Skip to main content Accessibility help
×
Home

The case for politeness: Pronoun variation in co-ordinate NPs in object position in English

  • Philipp S. Angermeyer (a1) and John Victor Singler (a1)

Abstract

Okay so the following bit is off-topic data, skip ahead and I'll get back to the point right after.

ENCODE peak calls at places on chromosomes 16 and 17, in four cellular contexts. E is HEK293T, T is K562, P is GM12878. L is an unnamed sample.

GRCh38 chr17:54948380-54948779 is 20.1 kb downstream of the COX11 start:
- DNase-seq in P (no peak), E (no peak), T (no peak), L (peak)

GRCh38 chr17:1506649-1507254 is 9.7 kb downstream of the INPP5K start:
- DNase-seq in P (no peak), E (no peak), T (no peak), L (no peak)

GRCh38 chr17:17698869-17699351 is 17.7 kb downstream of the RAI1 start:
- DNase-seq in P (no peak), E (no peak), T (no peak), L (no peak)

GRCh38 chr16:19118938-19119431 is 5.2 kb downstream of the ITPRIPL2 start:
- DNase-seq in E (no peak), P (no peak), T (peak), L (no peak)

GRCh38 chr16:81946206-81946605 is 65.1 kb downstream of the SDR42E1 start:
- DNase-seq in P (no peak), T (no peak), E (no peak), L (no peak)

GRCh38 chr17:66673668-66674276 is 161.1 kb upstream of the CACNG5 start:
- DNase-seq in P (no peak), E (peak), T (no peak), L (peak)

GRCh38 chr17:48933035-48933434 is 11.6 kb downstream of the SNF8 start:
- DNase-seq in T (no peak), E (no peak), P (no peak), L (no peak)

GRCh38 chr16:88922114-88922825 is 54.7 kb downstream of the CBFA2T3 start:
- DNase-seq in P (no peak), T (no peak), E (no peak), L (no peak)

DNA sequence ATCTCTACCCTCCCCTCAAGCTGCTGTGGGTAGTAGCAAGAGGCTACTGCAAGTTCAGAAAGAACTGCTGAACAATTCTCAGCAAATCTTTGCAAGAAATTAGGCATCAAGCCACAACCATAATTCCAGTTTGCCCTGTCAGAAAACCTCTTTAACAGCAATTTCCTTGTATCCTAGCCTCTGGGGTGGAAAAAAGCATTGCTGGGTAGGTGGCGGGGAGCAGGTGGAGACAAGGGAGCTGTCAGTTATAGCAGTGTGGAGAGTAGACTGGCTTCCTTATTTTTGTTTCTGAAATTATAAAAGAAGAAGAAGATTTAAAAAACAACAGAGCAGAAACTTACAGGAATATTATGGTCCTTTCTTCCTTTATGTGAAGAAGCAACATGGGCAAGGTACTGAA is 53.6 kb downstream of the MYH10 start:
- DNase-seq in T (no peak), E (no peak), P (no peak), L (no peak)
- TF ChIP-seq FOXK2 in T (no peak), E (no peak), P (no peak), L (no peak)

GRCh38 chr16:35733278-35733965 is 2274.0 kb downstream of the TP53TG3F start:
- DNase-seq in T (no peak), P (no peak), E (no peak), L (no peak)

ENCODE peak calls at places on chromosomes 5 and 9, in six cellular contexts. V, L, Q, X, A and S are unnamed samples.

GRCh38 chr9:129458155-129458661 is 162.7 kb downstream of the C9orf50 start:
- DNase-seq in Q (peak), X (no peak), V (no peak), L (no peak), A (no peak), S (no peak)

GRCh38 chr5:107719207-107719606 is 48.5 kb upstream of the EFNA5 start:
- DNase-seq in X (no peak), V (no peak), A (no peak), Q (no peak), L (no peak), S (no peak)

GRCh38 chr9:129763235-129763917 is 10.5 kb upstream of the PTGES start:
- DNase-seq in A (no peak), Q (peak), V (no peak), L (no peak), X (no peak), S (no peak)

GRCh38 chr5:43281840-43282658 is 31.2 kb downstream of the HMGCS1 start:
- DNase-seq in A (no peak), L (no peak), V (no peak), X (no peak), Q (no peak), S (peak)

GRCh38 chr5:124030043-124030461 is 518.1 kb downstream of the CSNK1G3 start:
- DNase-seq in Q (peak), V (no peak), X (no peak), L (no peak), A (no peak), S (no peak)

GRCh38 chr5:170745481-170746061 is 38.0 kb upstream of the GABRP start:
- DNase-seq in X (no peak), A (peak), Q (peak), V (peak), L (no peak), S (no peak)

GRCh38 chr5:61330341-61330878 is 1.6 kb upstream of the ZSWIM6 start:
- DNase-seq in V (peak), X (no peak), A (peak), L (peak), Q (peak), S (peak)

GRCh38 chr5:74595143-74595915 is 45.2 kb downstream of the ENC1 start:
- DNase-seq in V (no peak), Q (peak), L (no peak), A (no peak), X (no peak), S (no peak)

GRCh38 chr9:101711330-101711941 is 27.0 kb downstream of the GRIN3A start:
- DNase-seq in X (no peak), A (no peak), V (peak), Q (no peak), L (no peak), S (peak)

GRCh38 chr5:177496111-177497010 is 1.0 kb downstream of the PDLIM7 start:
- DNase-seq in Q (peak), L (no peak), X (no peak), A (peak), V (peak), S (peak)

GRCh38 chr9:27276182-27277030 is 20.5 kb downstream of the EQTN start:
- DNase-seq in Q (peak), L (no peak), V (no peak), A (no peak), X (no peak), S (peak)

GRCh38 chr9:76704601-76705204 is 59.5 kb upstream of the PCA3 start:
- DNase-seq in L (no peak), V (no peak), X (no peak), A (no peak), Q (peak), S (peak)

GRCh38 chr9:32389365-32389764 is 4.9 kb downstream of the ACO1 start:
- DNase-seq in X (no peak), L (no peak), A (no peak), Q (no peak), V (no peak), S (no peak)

The use of the nominative 1sg pronouns in co-ordinate NPs in object position, most famously between you and I, has received much attention from prescriptivists and formal linguists, but it has never been the object of a variationist study that compares its usage to that of other variants. This article seeks to fill the gap, based on a data set of co-ordinate NPs in object position, gathered through observation of everyday speech as well as in experimental sociolinguistic interviews. Arguing that the choice of NP case and of NP order is inseparably related, we identify three major patterns of co-ordinate NPs: Vernacular me and X and two post-Vernacular patterns, Standard X and me and Polite X and I. We then examine social and linguistic factors that constrain the usage of individual patterns. We conclude that all three patterns are robust and that they exist in stable ternary variation.This article, which we authored jointly, arose from a paper we presented with Cecilia Cutler and Keith Fernandes at NWAVE–XXVII in Athens, Georgia. Cece and Keith worked with us in gathering the data and participated in extensive discussion with us concerning the phenomenon under study. We are grateful to them. The NWAVE paper itself grew out of a project in a linguistic variation class at NYU. The other participants in the class project were Tiffany Dugan and Agnieszka Rakowicz, and we thank them for their help. We benefited from discussions with Arto Anttila, Jeff Parrott, and Sharon Klein and from audiences at NYU and Stanford. E. W. Gilman called our attention to several relevant articles, and Maryam Bakht-Rofheart, Erik Falkensteen, Bill Haddican, and Ken Lacy provided us with relevant examples from the media. We also thank Sandra Singler Harding, Tom Leu, Erez Levon, Pat Reilly, and Arnold Zwicky. The quotation from an Episcopal missionary appears courtesy of The Archives of the Episcopal Church USA. We thank Jennifer Peters, archivist, and her staff for their assistance.